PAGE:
Creating the WordPress Theme Development Course — a play by play

We’re creating a(n opinionated) WordPress theme development course! All you’ll need is a working knowledge of HTML, CSS, and WordPress.  

We’ve wanted to create this course for a while now. However, we always wanted to launch it under the We Start With Good umbrella, so we had to get that launched first. 

Now that WSWG has been live for just over 3 months, we’ve published 14 (!!) articles, and have the beginnings of a mailing list, it’s time to create the course!

On March 23rd, we created a draft of the course outline (it has already changed a bit as we’ve written the course), set a launch date (May 3rd!), and came up with a small plan.

We want to document the process of creating this course – which will be the very first product we’ve ever created – for two reasons:

  1. So we have something to look back at, and
  2. Because we’ve learned so much from watching other people create in public.

This post will be a play-by-play of our progress and we’ll be continuously updating it. If you’d like to know when new content gets added, sign up at the bottom of this article to receive updates.

Why We’re Creating this Course

I (Aurooba) attempted to learn WordPress and found the information very disjointed and confusing out on the web. Eventually, a web developer I used to follow (Zoe Rooney) created a small WordPress Theme Development course which I decided to take. That course, with its clear approach and easy-to-grasp explanations, gave me the foundation I needed to confidently develop themes. Zoe no longer works as a web developer and the course stopped existing many years ago.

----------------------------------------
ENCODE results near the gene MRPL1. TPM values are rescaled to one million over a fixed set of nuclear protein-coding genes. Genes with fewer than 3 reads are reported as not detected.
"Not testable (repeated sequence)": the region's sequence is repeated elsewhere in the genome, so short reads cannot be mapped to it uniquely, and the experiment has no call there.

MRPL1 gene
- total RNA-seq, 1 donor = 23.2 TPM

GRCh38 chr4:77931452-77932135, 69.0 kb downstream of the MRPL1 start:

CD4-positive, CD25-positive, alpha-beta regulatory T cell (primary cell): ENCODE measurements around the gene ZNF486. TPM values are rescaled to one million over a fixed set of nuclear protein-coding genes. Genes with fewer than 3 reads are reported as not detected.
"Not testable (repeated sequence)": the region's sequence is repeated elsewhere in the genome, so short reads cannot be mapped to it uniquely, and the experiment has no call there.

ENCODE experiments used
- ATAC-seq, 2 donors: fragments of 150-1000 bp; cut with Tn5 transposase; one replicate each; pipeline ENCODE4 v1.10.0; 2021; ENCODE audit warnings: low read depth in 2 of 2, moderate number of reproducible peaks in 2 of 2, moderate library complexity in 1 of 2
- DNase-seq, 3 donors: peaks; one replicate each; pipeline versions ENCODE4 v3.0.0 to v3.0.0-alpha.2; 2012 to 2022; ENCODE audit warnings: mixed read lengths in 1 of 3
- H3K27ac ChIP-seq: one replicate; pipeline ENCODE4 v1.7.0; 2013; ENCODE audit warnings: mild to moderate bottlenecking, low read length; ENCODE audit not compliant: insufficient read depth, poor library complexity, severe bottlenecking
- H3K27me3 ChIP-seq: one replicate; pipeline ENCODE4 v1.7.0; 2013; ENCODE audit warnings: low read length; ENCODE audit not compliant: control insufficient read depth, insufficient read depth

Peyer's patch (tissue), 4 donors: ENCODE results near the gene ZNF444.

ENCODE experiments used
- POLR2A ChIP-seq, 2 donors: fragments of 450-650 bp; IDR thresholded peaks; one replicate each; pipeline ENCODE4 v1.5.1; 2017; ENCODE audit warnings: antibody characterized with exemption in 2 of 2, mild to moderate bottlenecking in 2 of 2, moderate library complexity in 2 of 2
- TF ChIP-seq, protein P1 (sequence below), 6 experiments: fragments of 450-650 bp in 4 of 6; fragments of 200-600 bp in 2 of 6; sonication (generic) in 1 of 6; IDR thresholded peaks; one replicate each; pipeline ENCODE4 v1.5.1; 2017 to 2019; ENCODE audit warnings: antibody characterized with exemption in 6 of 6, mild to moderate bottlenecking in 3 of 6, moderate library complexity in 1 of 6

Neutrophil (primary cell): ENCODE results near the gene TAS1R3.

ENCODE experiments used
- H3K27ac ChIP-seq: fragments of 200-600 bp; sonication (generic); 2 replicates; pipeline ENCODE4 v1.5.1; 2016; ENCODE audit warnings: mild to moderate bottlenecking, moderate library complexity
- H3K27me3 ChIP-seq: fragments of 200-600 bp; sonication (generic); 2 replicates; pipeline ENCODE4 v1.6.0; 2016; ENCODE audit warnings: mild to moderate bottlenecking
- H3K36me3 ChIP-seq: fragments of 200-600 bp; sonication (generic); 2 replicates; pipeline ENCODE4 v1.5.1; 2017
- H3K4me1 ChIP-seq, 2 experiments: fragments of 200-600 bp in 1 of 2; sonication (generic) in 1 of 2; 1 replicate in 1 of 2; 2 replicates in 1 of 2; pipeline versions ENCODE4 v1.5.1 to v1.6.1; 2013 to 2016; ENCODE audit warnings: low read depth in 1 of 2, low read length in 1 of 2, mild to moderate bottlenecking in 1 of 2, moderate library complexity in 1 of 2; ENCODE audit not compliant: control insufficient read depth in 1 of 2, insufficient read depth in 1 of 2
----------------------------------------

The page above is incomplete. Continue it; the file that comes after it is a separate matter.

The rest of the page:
But I still remember how awesome that course was and nothing like that quite exists now. I’ve checked out other courses but they are either too slow-paced, don’t cover everything, or force you into more advanced topics first that go over your head… and then you drop the ball.

So we decided to create the course we wish existed. The fun part is, Bobbi is part of the target audience of this course, so we’ve got a built-in person who can test the course and tell me if something is weird or missing or confusing.

About the Course

  • The course doesn’t have an official name yet. Right now we’re just calling it the WordPress Theme Development course. But this will likely change.
  • This course is a beginner to intermediate course. It assumes you have little to no PHP knowledge and walks you through the concepts and syntax. The goal of this course is to have people finish the course, confident in their theme development skills, with the tools and knowledge to keep advancing those skills.
  • We’re hoping to price it somewhere between $79 and $99 at first. It’s going to be a jam-packed course – right now we’re estimating that it’ll come in at around 40k words. But we want to keep the course affordable and accessible to beginning developers.
  • It’s primarily a text-based online course. We’re hoping to add complementing videos if there is time. But if there isn’t, we’ll launch it without video and add a video tier afterwards. (The version that includes video will be priced higher than the text-only course.)
  • It’ll always be for sale. At this point, we don’t think it’ll be one of those courses where there’s an enrolment window. It’s a self-paced course and we want people to be able to buy it whenever they want.
  • There will be free updates to the course. Change is afoot in WordPress land, and we’ll update the course accordingly and those updates will be free to anyone who has already purchased the course.

Here’s the Plan

Create the course outline

We’ve already done this part. It’s not a very verbose outline, it covers the big high level topics we want to cover in the course. It has already changed a bit since I’ve (Aurooba) started writing the course – I’ve shifted around the order of some things and added new topics that I realized we definitely have to cover. Here’s a screenshot:

Write the course

I (Aurooba) don’t if this is just crazy enough or way too crazy, but I want to try to finish writing the course by April 20 at the latest. How did I come up with that date? Well, I calculated that if I wrote an average of 2000 words a day starting March 26, I could write 38k words by April 20. 

And yes, that was how long I estimated the course to be. After writing the first lesson (which came in at about 3600 words pre-editing, I think I’m pretty on point).